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Ask an expert - body - chest - heart

10 questions

Q:  Can acupuncture help with kidney disease (Microscopic Polyangiitis)? One of the effects of my kidney disease, or my medication, is high blood pressure - generally about 155/90, target is 130/85 - can acupuncture help with this even if it cannot address the underlying kidney disease?

A:  The condition from which you are suffering is quite rare, as you probably know already, and with the development of of drugs like rituximab used alongside corticosteroids there is now a reasonably good chance of inducing remission and with that normal life expectancy.

From what we know about the condition itself hypertension does not seem to be a common aspect of the presenting problems, so it may well be the drugs which you are receiving which are the primary cause. a BP of 155/90 is not catastrophic, depending on your age, and most doctors will only just be starting to consider medication for the problem. There is a growing body of evidence, as our factsheet shows

http://www.acupuncture.org.uk/a-to-z-of-conditions/a-to-z-of-conditions/acupuncture-and-hypertension.html

for the successful use of acupuncture to bring high blood pressure under control, but a great deal depends on the precipitating cause. If there is a specific reason, like a medication routine, then to some extent one needs to be careful not to try to reverse the effects in an attempt to reverse the side effects.

However, when we are looking at the use of acupuncture for named conditions like yours it is a bit 'apples and oranges', i.e. we are working from an entirely different paradigm which understands the body as a system of energy. From a Chinese medicine perspective, the overall picture, from symptoms and signs through to the effects of medication, are factors which we would take into account for treating a patient. If the hypertension has arisen through malfunctioning elsewhere in the system or from the use of medication impacting on the Organs which process them, then we would expect to be able to make some difference. The main question would be how much difference and how sustainable any change was; there are many conditions which respond for a while and then revert, so we are always careful to assess long term benefits in this context.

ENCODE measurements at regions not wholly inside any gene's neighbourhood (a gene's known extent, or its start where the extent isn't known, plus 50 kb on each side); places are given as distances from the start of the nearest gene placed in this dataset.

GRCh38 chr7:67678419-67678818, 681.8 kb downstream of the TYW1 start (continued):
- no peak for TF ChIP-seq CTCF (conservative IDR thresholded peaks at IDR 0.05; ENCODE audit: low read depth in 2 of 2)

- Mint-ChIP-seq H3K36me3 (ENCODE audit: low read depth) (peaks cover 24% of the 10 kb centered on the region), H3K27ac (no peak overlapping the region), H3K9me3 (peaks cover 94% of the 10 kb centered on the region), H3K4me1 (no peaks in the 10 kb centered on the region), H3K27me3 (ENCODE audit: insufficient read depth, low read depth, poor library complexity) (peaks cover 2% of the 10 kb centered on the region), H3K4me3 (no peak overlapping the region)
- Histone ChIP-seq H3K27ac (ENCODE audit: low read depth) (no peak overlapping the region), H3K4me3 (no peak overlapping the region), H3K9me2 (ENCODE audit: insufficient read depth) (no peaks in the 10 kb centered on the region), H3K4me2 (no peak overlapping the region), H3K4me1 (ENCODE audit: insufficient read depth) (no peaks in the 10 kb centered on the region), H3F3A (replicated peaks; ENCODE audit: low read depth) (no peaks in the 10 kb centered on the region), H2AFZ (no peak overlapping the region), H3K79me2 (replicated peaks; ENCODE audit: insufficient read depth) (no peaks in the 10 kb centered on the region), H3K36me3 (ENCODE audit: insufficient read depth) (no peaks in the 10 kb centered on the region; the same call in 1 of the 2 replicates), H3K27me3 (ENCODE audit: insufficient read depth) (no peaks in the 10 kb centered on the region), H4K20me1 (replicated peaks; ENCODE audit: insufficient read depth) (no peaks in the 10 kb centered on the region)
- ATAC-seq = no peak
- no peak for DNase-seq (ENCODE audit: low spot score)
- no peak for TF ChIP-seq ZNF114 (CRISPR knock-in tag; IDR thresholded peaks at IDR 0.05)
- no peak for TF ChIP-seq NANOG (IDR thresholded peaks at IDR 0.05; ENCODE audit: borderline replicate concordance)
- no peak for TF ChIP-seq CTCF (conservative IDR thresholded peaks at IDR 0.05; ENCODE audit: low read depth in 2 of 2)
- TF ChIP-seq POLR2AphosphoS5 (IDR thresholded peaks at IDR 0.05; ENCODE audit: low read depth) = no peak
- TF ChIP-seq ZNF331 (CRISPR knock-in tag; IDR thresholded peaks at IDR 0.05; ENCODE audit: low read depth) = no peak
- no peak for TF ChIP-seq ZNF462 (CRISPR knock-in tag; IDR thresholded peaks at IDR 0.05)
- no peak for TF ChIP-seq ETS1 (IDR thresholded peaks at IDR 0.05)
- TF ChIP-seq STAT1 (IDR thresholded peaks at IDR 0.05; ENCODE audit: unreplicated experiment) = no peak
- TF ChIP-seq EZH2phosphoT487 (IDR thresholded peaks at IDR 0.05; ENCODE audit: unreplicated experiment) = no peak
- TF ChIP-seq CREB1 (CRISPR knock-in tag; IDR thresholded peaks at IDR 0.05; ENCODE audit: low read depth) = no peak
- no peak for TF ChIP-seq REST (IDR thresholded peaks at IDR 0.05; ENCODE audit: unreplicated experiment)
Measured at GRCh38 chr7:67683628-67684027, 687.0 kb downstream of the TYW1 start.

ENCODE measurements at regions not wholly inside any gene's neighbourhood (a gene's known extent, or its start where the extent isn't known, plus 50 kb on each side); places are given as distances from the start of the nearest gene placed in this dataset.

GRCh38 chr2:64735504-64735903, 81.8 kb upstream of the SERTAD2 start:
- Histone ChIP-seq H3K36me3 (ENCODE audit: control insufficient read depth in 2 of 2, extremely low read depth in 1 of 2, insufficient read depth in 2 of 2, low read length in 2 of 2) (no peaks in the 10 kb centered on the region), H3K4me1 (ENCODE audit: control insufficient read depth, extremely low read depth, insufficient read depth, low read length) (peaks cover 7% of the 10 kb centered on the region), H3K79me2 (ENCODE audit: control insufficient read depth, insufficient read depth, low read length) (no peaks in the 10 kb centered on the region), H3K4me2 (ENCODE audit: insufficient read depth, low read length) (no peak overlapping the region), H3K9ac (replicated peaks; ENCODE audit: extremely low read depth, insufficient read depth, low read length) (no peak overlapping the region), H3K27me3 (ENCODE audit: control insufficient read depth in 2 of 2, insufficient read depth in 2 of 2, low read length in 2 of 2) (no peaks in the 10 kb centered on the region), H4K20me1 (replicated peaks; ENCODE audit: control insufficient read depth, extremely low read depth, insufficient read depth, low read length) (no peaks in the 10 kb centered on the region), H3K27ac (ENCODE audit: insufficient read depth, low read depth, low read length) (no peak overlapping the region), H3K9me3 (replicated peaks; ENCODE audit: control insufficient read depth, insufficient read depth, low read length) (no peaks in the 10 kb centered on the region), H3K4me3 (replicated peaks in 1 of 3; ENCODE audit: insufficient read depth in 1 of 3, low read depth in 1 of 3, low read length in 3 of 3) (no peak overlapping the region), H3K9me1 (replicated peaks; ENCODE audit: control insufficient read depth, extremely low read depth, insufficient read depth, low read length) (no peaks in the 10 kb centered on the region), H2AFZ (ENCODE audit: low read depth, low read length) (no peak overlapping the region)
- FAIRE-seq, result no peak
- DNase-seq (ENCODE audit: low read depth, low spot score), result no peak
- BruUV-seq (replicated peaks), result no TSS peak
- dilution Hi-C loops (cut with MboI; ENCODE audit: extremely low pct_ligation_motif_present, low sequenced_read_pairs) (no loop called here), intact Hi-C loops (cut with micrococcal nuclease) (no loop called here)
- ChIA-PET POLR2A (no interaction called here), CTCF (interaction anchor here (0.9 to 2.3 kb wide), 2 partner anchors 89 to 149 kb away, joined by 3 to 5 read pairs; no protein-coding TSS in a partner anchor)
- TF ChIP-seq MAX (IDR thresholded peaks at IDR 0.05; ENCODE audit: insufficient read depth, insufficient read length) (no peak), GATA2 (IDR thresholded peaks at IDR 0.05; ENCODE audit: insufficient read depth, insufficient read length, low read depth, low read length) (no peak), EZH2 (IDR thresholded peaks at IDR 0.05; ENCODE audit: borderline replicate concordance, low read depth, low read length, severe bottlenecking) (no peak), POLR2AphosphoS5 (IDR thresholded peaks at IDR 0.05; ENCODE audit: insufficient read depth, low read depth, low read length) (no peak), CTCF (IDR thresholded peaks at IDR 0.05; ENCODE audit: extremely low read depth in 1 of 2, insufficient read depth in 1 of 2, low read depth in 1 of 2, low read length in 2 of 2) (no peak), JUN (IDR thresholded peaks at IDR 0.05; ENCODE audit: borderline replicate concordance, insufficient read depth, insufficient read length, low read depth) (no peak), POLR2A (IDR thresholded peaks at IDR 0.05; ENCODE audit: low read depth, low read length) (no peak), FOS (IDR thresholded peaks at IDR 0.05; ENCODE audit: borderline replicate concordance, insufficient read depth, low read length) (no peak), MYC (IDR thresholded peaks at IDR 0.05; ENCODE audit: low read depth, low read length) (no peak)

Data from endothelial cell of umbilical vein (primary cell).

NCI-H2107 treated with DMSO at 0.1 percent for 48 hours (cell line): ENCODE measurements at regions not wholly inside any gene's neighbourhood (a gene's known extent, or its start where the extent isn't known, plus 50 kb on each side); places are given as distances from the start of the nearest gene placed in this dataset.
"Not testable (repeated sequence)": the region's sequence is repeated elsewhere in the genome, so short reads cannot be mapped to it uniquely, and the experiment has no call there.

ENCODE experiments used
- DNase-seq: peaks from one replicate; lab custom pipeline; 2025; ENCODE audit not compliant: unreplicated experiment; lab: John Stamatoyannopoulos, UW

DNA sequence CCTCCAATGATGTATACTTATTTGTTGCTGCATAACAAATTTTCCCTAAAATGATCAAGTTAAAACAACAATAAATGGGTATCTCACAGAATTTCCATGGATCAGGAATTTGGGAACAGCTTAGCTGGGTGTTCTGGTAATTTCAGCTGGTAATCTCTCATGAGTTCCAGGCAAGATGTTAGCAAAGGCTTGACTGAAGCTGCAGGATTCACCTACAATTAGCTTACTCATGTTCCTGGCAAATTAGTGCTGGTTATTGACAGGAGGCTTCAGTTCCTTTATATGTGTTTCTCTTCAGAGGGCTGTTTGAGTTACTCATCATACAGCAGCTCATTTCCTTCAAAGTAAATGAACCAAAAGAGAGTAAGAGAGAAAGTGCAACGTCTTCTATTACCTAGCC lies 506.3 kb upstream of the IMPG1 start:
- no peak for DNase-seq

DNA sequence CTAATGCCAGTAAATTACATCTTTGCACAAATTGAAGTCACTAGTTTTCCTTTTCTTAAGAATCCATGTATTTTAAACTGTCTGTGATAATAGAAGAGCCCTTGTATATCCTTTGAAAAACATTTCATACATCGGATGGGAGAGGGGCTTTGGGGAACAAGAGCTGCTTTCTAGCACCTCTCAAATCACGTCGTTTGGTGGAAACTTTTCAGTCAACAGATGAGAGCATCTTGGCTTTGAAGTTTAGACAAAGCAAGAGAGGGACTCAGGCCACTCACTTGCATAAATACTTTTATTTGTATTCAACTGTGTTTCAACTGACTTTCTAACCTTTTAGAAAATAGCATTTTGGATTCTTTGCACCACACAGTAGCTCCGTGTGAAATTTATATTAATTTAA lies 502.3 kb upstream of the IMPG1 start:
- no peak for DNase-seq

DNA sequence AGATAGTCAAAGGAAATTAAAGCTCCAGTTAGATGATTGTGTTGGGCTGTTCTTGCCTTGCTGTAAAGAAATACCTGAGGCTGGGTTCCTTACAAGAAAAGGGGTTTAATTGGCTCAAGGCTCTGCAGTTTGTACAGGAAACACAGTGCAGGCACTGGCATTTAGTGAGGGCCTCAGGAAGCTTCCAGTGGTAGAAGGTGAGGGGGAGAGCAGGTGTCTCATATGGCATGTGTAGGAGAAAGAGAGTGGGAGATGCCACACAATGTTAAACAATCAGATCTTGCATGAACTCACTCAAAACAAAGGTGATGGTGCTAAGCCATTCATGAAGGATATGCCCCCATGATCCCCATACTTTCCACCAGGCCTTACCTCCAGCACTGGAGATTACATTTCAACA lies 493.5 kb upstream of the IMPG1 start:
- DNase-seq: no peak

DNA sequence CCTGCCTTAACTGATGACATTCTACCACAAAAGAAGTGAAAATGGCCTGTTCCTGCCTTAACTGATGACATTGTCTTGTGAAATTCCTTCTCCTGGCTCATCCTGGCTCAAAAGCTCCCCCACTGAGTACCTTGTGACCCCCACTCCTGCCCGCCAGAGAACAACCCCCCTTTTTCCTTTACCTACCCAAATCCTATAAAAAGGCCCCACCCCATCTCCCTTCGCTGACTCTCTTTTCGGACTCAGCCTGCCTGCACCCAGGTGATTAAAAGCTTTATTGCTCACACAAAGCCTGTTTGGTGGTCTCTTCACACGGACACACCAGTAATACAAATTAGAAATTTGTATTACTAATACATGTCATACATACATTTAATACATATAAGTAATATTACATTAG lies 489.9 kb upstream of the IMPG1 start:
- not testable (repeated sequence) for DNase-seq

When the words 'auto-immune' disease appear in a presentation most practitioners find their attention drawn to the problem. The sense of a system turning against itself can sometimes be addressed within the protocols and understanding of Chinese medicine, and as practitioners of the last resort we often have successes where conventional treatment has failed.

However, each case is unique and different, and the best advice we can give is to visit a practitioner near where you live for a brief face to face assessment of what might be possible. With more direct and indirect information at their disposal they will probably be able to give you a better assessment of what may be possible than we can at a distance.

Q: I am a US citizen who will be visiting  London . I suffer from atrial fibrillation that has been successfully controlled by acupuncture. My practitioner has provided me with a copy of the appropriate meridian points.  I need names of specialists who treat this condition in the event of an episode while I’m in England. Any assistance that you might provide would be greatly appreciated.

A:  Our view as Traditional Chinese medicine practitioners is that we are all generalists, i.e. because we treat the person rather than simply the condition then all of our members have achieved a minimum standard of competence to deal with the majority of patients who visit their practice and within the limits of their competence. The only areas where we are looking at defining 'expert practice' are obstetrics, paediatrics and mental health issues, largely because there is a considerable amount of conventional knowledge which it is appropriate to have for patients in these sectors.

This means, in effect, that if you use our postcode search facility on our home page, as we have just done, to check whether there are practitioners in the area, you will find a considerable list, all of whom can offer you the same high standard of care. We obviously cannot give individual recommendations, but we recognise several of the names in the area as experienced and skilled practitioners.

It is always helpful to have the benefit of someone else's diagnosis and treatment plan, especially where this has been successful. We believe that it is probably best to establish contact before you come across, and would recommend that you e-mail two or three to see if their responses are a good indicator of being people you could do business with. If so, then they would I am sure be happy to contact your practitioner in advance to exchange information.

The only tiny word of caution is that over the last couple of years we have had a scam running in the UK which begins with an e-mail saying 'I am coming to your country in July and would like to book a course of treatment in advance.... etc etc'. What happens then is quite sophisticated - ten treatments are booked, an international money order arrives for too much, the booker says the bank added their car hire on by mistake, could you send a cheque by way of refund, the cheque is sent and cashed, the international money order turns out to be a fake but takes longer to clear than the personal cheque which is long gone.  I say this because there may be some members who see an e-mail starting 'I shall be coming to the UK in July' and may delete it unread. If so, please forgive them and accept our apologies!